Anybody who has visited the beach between La Caleta and the Peñon in Salobreña will have seen the fish-farming pens, washed up and seemingly abandoned there. In fact, one even ended up on Velilla Beach in Almuñécar.
The sad thing is that both the Salobreña installations and the Carchuna ones would be going concerns if they had financing, but just like everybody else, they have found the doors closed to this necessity.
Several months back we reported in the Seaside Gazette that an ex-biologist from the Caleta installations had joined forces with two other partners to put the Granada fish-farming installations back into business. They had high hopes and were planning on the diversifying of the produce, including octopus and mussels, for example. But all their hopes were pinned on a backer coming through, but it was in vain.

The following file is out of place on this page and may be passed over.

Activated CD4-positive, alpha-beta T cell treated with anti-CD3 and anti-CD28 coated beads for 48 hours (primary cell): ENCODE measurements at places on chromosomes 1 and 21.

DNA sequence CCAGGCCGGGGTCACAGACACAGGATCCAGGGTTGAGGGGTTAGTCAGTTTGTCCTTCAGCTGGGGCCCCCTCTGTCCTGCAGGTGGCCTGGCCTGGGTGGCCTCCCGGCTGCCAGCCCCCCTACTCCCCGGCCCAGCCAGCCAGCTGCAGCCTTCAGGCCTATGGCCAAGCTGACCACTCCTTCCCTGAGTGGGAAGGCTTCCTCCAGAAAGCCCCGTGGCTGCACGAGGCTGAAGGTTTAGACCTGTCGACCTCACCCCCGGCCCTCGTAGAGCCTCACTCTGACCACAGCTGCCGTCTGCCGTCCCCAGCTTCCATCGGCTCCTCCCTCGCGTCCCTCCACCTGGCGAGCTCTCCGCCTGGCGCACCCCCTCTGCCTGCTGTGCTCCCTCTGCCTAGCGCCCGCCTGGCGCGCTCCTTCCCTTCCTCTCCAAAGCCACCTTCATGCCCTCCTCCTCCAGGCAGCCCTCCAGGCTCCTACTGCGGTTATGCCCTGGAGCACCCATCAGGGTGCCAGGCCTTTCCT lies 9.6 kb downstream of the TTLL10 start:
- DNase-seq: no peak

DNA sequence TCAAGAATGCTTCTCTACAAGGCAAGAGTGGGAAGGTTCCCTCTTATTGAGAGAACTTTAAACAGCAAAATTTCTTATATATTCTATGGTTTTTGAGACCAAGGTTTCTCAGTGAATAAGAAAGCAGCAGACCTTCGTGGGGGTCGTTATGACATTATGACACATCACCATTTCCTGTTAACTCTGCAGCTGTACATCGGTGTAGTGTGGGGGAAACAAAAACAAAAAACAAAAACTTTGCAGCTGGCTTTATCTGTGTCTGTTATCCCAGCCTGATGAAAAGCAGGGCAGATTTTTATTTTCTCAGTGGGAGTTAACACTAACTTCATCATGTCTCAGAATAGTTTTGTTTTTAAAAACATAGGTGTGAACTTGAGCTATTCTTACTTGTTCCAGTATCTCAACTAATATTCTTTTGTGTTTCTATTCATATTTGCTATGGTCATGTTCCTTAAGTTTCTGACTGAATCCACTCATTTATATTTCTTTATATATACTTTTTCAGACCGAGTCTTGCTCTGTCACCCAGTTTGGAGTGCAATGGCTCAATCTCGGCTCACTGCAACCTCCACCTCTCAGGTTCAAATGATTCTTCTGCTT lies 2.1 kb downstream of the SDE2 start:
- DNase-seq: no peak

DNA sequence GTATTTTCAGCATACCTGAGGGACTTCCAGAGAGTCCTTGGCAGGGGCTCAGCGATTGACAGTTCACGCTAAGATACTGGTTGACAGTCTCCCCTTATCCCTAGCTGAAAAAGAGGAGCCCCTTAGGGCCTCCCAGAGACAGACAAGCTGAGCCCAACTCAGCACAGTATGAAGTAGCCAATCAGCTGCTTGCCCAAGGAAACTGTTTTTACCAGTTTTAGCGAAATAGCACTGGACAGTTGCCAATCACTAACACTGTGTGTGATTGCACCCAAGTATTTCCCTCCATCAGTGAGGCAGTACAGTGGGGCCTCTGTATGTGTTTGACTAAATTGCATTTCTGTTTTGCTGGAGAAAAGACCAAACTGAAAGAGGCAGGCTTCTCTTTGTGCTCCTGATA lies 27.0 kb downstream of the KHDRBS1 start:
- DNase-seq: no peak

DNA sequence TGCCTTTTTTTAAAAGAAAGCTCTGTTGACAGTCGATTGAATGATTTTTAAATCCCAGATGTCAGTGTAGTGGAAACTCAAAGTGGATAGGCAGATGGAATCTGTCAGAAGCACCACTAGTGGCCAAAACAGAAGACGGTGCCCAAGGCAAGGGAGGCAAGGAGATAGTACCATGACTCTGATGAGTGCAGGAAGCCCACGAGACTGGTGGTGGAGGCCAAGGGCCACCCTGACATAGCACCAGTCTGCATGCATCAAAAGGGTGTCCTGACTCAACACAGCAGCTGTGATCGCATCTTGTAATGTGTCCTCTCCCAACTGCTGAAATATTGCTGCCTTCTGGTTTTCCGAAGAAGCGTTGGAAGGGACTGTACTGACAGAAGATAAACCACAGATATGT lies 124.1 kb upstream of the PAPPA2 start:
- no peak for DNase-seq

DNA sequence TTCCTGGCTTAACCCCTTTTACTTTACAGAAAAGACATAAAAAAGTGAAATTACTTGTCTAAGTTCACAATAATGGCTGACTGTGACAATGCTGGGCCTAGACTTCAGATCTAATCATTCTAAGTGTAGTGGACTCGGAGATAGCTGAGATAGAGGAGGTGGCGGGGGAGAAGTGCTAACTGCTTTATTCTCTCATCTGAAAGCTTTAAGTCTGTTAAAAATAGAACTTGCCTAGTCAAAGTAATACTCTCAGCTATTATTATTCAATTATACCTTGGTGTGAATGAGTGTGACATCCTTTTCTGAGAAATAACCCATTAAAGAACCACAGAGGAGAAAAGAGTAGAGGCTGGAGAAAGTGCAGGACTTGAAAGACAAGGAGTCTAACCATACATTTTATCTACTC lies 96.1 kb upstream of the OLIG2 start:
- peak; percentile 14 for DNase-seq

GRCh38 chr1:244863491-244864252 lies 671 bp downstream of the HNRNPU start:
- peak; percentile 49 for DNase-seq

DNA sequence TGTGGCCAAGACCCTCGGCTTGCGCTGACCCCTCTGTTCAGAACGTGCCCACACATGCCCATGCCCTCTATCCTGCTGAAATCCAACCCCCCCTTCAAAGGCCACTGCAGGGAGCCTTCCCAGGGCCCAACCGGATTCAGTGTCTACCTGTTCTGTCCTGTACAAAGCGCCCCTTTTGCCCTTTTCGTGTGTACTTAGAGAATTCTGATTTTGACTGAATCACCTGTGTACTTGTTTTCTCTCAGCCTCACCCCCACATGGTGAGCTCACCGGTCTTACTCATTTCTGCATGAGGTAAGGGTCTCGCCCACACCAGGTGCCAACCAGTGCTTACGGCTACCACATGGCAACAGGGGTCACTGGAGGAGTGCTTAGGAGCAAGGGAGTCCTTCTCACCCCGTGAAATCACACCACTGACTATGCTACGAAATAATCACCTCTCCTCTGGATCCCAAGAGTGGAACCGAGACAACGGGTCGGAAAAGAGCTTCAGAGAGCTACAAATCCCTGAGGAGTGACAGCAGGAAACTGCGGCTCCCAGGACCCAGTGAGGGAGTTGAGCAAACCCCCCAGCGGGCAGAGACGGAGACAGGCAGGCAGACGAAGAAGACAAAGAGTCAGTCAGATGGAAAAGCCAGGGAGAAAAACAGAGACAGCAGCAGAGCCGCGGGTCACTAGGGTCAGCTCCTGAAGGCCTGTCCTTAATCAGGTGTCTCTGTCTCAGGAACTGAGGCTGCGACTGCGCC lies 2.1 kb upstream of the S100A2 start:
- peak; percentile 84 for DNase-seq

The separate installations set up by Joaquín Martín Montero in La Caleta and José Julián Romero in Carchuna became casualties in 2010 and 2011 in the economic downturn that began in 2008. A year ago, as mentioned above, three partners came along with the idea of running both installations, but the result has been for the partnership to break up: Francisco Ruiz from Malaga through the company Andalmar Biotech is fighting to get Carchuna off the ground, whilst the biologist Juan José Nogales has taken on La Caleta.
The original joint enterprise had won a grant of 475,000 euros from European funds but they had to give it up because they couldn’t find the funds to get the enterprise started – the grant is handed over once the project is finished and justified.
Does it mean that it’s all over? No, because the search for financial backing continues – both men are determined and convinced that the installations have a future. We wish them luck.
(News: Salobrena, Costa Tropical, Granada, Andalucia)